Archive for the 'Picture Books' Category

What I’m Doing at Kirkus This Week,
Plus What I Did Last Week, Featuring
Jayme McGowan, Victoria Turnbull, & Phoebe Wahl

h1 Friday, August 28th, 2015

“Where I lead, Oscar follows.”
– From Victoria Turnbull’s
The Sea Tiger
(Click to enlarge)


“‘Shhh,’ said Sonya’s papa. ‘What might seem unfair to you
might make sense to a fox.’ And he told her a story. …”
– From Phoebe Wahl’s
Sonya’s Chickens
(Click to enlarge)


– From Jayme McGowna’s One Bear Extraordinaire

This morning over at Kirkus, I peek at some Fall 2015 picture book releases and how in many of them, you’ll be greeting old friends. That link will be here soon.

* * *

Last week I wrote here about the picture books of three newcomers, so I’ve got art (and, in some cases, preliminary images) from each book today. Those books are Jayme McGowan’s One Bear Extraordinaire (Abrams, September 2015), Victoria Turnbull’s The Sea Tiger (Candlewick, October 2015), and Phoebe Wahl’s Sonya’s Chickens (Tundra, August 2015).

Enjoy the art!

Read the rest of this entry �

My Rambling Thoughts Well After Breakfast

h1 Thursday, August 27th, 2015

Big thanks to Nick Patton for having me as a guest over at his place, The Picturebooking Podcast, this week.

He and I chat about blogging and why precisely those of us who do it do it, and we talk about 7-Imp and picture books.

AND lots of other stuff.

The link is here.

It was a pleasure to chat with him, and I appreciate the invitation to do so.

Until tomorrow …


Seven Questions Over Breakfast with Daniel Miyares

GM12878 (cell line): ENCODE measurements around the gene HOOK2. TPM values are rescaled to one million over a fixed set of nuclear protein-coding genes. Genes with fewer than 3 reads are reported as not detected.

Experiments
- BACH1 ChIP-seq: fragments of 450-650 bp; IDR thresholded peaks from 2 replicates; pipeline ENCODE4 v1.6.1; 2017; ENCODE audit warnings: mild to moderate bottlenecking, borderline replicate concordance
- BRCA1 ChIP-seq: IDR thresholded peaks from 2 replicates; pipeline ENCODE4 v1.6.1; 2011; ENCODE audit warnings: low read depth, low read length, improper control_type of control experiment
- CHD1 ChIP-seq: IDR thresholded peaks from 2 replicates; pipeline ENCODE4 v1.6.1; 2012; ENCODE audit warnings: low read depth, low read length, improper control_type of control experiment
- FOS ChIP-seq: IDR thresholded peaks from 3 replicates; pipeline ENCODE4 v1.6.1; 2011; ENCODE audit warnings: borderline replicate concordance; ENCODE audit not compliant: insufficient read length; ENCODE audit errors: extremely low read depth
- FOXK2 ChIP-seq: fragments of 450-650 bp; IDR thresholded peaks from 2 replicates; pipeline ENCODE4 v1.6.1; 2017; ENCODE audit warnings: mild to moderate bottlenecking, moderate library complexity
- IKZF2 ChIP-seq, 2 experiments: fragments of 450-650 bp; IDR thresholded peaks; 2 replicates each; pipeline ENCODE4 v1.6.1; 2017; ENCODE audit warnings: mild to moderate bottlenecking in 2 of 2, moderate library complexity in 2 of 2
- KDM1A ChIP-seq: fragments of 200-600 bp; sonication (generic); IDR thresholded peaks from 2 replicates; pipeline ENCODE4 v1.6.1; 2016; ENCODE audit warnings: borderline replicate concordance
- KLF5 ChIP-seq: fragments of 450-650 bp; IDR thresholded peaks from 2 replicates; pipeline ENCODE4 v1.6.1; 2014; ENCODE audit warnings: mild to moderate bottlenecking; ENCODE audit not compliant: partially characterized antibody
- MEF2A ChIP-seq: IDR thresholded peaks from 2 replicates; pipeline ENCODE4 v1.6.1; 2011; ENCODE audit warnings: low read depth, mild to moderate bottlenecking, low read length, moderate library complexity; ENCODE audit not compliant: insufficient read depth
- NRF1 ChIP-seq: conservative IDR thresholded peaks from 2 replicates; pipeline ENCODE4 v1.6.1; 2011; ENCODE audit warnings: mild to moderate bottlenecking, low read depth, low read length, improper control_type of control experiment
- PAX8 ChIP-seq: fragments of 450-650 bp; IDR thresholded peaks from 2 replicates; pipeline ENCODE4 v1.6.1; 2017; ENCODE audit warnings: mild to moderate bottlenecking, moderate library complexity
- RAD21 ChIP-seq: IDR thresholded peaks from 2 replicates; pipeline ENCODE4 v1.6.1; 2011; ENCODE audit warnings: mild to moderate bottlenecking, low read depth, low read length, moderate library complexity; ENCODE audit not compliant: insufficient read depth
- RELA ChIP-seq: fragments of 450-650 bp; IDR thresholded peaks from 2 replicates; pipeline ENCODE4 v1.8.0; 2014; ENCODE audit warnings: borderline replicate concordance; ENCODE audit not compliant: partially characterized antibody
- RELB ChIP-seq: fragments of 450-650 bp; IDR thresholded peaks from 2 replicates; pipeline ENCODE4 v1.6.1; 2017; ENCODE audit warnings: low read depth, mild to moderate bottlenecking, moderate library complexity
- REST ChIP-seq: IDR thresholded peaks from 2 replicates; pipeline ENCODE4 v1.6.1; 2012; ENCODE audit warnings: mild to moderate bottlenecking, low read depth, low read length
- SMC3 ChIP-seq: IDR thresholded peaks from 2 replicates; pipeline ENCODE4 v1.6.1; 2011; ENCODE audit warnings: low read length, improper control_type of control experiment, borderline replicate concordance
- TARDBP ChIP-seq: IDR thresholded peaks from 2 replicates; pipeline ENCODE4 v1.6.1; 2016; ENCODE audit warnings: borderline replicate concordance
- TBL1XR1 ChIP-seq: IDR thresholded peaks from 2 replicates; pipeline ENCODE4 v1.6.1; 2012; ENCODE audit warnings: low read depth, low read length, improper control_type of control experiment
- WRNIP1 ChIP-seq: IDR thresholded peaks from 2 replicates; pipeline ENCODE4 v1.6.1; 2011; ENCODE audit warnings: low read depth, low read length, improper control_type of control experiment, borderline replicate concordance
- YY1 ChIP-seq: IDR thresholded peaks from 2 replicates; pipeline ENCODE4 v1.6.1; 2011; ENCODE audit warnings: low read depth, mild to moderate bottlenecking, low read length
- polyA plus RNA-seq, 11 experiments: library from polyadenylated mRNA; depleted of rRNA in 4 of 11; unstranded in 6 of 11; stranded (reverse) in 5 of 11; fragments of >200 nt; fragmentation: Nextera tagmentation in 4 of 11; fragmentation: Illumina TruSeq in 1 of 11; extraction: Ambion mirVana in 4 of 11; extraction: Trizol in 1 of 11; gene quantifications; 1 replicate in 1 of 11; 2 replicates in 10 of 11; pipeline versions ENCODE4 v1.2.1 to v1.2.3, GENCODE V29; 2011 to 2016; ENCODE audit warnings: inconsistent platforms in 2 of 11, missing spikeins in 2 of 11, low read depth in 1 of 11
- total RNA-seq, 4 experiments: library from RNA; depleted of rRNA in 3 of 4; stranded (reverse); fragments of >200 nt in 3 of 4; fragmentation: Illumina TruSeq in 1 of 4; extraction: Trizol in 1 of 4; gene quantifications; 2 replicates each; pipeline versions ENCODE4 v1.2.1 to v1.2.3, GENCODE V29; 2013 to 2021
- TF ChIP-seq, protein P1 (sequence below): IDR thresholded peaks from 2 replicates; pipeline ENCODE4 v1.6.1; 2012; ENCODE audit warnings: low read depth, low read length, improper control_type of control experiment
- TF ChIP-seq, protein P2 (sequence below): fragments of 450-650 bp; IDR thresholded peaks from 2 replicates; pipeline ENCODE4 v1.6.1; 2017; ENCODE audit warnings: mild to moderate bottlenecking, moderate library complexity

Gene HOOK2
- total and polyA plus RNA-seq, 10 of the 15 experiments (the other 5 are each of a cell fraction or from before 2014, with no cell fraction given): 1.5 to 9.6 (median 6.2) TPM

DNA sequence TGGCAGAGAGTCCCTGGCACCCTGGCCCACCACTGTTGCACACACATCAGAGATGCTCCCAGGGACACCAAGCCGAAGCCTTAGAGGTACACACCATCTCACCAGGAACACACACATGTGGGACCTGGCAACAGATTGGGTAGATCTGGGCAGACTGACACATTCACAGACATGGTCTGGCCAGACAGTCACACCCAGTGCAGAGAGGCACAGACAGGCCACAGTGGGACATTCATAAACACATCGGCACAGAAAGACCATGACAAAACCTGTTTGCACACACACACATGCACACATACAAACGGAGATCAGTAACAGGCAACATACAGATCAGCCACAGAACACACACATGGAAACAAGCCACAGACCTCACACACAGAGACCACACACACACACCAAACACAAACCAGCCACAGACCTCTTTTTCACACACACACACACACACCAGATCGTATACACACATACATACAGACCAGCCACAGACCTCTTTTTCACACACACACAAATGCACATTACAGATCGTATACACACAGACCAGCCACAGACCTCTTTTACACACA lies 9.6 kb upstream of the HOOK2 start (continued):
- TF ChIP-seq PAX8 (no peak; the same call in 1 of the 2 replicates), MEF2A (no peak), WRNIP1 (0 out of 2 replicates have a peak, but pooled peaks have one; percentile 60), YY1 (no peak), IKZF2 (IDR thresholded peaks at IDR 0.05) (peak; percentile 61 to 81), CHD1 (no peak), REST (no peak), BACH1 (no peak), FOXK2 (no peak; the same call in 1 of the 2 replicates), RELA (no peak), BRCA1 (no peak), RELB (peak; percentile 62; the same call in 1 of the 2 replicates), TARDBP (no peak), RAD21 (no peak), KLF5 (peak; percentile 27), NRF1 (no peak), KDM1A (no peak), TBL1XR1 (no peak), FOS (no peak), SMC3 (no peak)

h1 Tuesday, August 25th, 2015

Author and illustrator Daniel Miyares—whose most recent picture book is Float, published by Simon & Schuster in June (and the subject of my Kirkus column here)—visits for breakfast this morning. Normally, he tells me, he has merely a hot cup of Earl Grey tea with a splash of milk in the fabulous mug his wife gave him, pictured below. (“She gets me,” he adds.) If he’s taking the time to sit down and eat in the mornings, he says, he goes with biscuits. “I grew up in South Carolina,” he tells me. “It’s kind of a requirement.”

Hey, I’m in Tennessee and get this, so biscuits and tea it is.

Daniel is relatively new to picture books, at least in the grand scheme of things, and I thank him for visiting today to tell me and my readers more about his career, his books thus far, and what’s next on his plate.

Let’s get right to it.

Read the rest of this entry �

7-Imp’s 7 Kicks #446: Featuring Marc Boutavant

h1 Sunday, August 23rd, 2015

“‘You must tell me honestly if you’re getting angry,’ he went on.
‘It would be too bad if you didn’t tell me, squirrel. It would be insulting.'”
– From
The Day No ONe Was Angry


Title page art from Edmond, the Moonlit Party

Want to join me this morning, dear Imps, in looking at some artwork from French illustrator Marc Boutavant? I’m looking at two new books, in particular, here — Astrid Desbordes’ Edmond, The Moonlit Party, which was originally published in France two years ago but came to American shelves in June, thanks to Enchanted Lion Books, as well as Toon Tellegen’s The Day No One Was Angry. I believe Toon’s stories originally published in 2002, and this is the First American Edition from Gecko Press (March 2015).

Read the rest of this entry �

What I’m Doing at Kirkus This Week,